Bernie Pleskoff

Pleskoff: Lorenzen has power, versatility to be short reliever

Pleskoff: Lorenzen has power, versatility to be short reliever

The Cincinnati Reds have a very versatile power pitcher currently in development in 6-foot-3, 195-pound right-hander Michael Lorenzen. He has flown through the Reds' Minor League system, and it appears he could be on a very fast track.

Following Lorenzen's successful career as a baseball player at Fullerton Union (Calif.) High School, the Tampa Bay Rays selected him in the seventh round of the 2010 First-Year Player Draft. Instead of signing with the Rays at the time, he chose to attend Cal State Fullerton.

Lorenzen was a skilled two-way player in college. He played the outfield and was a member of the team's bullpen. Lorenzen closed games and established a school record by recording 35 saves. In essence, he was attractive to scouts both as a position player and pitcher.

Cincinnati selected Lorenzen with a Competitive Balance pick as the 38th player chosen overall in the 2013 Draft. The team has elected to use him exclusively as a pitcher, taking advantage of his strong arm and ability to consistently throw his fastball between 95-99 mph. Lorenzen also has a solid 81-83 mph curveball. Those are his primary pitches, although he is working on a changeup.

Interestingly, the Reds have used Lorenzen as a starting pitcher this year, as opposed to using his fastball/curveball combination out of the bullpen. In his first professional season, he was used mainly in relief.

Lorenzen spent that initial professional year pitching for four teams. He began with Cincinnati's Arizona League Rookie-level team, pitching one inning of one game. Lorenzen moved to the team's Class A Dayton affiliate in the Midwest League, where, pitching in relief only, he threw 8 1/3 innings in nine games. He struck out seven and walked two, establishing an ability to miss bats with good control and command of his primary two-pitch mix. Lorenzen concluded his stint at Dayton with an ERA of 0.00 and a 1.08 WHIP. He yielded seven hits.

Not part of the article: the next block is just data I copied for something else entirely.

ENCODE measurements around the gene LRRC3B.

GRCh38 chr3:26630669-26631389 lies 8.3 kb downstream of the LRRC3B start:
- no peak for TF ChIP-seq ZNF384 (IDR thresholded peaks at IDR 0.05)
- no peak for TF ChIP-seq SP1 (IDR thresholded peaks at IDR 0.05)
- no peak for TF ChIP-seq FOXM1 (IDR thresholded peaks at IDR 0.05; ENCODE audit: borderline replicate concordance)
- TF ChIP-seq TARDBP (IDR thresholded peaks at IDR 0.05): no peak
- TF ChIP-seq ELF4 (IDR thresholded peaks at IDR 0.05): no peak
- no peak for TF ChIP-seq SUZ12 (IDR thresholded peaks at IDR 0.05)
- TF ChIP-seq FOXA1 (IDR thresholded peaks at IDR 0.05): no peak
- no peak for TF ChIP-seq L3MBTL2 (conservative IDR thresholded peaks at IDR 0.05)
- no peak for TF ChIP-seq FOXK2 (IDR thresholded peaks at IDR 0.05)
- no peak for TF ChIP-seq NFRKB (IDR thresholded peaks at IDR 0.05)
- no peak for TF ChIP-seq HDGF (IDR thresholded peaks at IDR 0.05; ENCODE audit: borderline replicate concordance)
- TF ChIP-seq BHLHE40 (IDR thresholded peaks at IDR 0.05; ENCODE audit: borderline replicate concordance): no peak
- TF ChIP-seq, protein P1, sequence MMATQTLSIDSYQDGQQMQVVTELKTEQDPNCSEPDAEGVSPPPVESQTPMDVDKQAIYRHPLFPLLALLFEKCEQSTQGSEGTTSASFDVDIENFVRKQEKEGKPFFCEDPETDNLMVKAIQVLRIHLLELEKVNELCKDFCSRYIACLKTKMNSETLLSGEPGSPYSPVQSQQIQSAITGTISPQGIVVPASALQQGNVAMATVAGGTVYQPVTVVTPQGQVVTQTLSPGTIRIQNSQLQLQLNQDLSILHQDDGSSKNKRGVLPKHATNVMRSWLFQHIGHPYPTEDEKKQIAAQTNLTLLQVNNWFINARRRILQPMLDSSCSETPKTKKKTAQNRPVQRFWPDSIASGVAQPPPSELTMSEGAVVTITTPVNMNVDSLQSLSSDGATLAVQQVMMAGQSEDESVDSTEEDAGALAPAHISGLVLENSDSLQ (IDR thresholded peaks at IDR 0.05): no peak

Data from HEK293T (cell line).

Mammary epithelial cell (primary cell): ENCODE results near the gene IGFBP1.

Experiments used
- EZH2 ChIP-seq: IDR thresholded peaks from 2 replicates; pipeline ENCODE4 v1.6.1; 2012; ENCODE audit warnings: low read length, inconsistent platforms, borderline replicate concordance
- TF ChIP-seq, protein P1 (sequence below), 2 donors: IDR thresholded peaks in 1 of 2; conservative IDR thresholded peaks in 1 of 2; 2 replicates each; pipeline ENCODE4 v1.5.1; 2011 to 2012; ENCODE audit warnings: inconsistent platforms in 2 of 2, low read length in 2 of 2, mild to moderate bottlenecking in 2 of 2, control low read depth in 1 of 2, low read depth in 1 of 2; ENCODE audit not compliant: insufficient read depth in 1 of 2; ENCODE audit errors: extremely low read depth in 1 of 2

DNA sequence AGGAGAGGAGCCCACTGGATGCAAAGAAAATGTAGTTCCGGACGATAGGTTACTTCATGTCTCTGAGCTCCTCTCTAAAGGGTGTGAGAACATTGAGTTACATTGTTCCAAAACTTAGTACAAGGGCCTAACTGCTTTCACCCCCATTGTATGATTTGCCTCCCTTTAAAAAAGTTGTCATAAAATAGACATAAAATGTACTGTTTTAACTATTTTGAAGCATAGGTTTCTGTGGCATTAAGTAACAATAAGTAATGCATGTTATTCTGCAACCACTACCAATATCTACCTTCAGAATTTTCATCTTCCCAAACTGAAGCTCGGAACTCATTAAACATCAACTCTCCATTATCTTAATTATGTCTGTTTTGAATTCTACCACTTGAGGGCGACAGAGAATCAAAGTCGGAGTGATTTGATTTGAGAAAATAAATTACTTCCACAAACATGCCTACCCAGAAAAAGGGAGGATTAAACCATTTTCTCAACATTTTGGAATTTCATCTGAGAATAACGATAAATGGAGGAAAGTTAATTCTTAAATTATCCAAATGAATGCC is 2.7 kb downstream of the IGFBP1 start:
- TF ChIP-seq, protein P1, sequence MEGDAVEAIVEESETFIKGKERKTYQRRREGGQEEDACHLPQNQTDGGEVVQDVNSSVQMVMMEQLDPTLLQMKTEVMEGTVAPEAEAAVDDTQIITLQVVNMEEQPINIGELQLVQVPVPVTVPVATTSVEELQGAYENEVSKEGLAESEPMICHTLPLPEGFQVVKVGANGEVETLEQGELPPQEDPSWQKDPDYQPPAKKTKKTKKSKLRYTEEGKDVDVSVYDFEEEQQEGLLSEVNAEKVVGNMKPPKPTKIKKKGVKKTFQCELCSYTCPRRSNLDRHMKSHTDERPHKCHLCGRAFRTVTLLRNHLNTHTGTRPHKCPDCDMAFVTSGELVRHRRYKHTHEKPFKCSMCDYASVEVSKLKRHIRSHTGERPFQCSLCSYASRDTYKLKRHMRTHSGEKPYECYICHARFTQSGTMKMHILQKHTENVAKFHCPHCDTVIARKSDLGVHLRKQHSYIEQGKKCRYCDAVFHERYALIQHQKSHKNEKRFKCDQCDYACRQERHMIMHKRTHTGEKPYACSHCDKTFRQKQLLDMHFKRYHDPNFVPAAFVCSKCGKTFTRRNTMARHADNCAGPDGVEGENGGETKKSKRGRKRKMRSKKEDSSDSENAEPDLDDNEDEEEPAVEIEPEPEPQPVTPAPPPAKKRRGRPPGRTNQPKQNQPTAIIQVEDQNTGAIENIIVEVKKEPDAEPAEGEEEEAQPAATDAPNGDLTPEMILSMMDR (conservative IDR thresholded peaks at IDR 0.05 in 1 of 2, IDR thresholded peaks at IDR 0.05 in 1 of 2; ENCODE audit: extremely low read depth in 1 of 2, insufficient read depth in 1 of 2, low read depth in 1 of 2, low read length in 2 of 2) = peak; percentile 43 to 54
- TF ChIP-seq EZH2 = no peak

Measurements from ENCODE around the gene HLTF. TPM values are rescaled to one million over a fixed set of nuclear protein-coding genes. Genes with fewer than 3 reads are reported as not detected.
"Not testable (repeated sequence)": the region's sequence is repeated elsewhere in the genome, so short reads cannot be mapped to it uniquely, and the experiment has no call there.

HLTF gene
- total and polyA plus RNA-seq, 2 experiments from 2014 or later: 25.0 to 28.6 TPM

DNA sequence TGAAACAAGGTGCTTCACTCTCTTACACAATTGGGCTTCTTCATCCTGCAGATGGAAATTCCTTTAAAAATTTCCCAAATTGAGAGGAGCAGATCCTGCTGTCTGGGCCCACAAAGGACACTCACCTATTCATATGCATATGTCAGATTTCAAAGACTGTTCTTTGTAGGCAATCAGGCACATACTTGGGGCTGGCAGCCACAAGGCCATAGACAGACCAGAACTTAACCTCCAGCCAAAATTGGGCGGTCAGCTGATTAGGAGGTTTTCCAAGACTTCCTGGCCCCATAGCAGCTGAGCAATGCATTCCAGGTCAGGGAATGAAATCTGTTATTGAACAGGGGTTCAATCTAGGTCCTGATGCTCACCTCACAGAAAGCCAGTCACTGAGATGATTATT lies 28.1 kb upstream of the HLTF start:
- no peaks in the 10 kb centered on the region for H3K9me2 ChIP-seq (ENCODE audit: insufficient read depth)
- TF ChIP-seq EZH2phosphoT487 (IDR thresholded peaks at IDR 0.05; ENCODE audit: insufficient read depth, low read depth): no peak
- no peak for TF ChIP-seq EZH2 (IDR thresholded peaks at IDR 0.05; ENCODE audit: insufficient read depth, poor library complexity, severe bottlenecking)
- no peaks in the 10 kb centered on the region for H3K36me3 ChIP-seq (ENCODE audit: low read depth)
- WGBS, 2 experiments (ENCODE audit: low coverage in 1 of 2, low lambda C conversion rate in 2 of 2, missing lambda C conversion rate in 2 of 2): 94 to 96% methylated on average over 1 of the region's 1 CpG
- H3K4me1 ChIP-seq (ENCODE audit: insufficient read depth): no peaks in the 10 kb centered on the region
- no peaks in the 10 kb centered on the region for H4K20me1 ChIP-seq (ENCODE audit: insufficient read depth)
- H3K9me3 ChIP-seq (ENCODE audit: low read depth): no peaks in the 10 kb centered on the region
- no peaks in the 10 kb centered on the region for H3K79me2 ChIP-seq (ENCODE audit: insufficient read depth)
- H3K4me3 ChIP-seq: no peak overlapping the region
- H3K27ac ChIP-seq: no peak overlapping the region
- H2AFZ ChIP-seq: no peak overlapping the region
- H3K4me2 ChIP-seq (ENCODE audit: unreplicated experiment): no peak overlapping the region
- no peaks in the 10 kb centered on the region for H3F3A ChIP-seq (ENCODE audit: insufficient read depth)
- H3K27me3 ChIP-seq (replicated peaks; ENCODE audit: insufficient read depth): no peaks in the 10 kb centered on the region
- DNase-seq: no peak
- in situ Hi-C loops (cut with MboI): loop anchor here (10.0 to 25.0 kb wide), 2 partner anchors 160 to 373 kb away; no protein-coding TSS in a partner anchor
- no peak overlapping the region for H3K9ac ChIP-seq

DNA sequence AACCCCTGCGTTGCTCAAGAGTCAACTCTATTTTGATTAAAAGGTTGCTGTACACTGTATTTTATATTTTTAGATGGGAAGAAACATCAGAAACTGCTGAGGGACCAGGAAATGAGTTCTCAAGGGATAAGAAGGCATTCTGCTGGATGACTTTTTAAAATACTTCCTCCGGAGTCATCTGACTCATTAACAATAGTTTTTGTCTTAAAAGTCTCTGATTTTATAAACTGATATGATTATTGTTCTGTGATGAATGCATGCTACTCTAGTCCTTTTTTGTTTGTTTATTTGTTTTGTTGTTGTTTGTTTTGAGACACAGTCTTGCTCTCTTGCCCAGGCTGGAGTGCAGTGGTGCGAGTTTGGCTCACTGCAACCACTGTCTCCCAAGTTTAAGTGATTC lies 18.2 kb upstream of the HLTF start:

Lorenzen then moved to Bakersfield in the Class A Advanced California League. That's usually a hitter-friendly league and environment. Not unexpectedly, the first hiccup of his professional career took place at Bakersfield, where he threw 5 2/3 innings, gave up six hits and walked five and had an ERA of 6.35. The sample size was small, but it was the first of Lorenzen's assignments that wasn't quite blemish-free.

Finally, Lorenzen was assigned to Double-A Pensacola to finish the season. His ERA fell to 4.50 in his final six innings of 2013. Lorenzen's composite totals for his first year as a full-time pitcher included an ERA of 3.00 and a WHIP of 1.57 in 21 innings. Of the 22 games in which he pitched, 21 were from the bullpen.

Lorenzen, the Reds' No. 4 prospect , spent this season back at Double-A Pensacola. The 22-year-old appeared exclusively as a starter, and the results were favorable. He struck out an average of six hitters per nine innings while walking a bit more than three per nine. Lorenzen yielded fewer hits than innings pitched. The net result was a 3.13 ERA and a 1.29 WHIP.

Lorenzen has been efficient and effective in making the transition from the outfield to the mound and from the bullpen to the rotation. However, he is still learning the nuances of being a starting pitcher.

My first look at Lorenzen came in the 2014 Double-A Southern League All Star Game. He was selected because of his 2.41 midseason ERA in 71 innings pitched over 13 starts. Lorenzen was the game's winner, as the South defeated the North, 6-4. He threw one inning, yielding two hits, no runs, a walk and one strikeout. Lorenzen flashed his electric fastball/curveball combination.

A good athlete with a strong and live arm, Lorenzen may not have enough depth in his repertoire to remain a starter. However, he certainly has the pitches to dominate in a short-relief role. That's where I feel Lorenzen best fits. He can get a big strikeout mid-inning or begin an inning and close out a game.

Bernie Pleskoff has served as a professional scout for the Houston Astros and Seattle Mariners. Follow @BerniePleskoff on Twitter. This story was not subject to the approval of Major League Baseball or its clubs.